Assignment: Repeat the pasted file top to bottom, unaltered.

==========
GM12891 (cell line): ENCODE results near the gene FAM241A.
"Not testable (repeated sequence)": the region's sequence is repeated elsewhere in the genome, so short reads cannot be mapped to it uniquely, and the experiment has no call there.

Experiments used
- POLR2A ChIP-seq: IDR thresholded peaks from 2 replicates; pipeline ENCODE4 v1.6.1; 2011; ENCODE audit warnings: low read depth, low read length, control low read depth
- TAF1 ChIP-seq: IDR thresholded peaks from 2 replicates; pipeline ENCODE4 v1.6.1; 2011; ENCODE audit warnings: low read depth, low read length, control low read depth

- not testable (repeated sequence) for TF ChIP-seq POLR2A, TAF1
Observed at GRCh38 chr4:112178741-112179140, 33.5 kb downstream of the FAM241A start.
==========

GM12891 (cell line): ENCODE results near the gene FAM241A.
"Not testable (repeated sequence)": the region's sequence is repeated elsewhere in the genome, so short reads cannot be mapped to it uniquely, and the experiment has no call there.

Experiments used
- POLR2A ChIP-seq: IDR thresholded peaks from 2 replicates; pipeline ENCODE4 v1.6.1; 2011; ENCODE audit warnings: low read depth, low read length, control low read depth
- TAF1 ChIP-seq: IDR thresholded peaks from 2 replicates; pipeline ENCODE4 v1.6.1; 2011; ENCODE audit warnings: low read depth, low read length, control low read depth

- not testable (repeated sequence) for TF ChIP-seq POLR2A, TAF1
Observed at GRCh38 chr4:112178741-112179140, 33.5 kb downstream of the FAM241A start.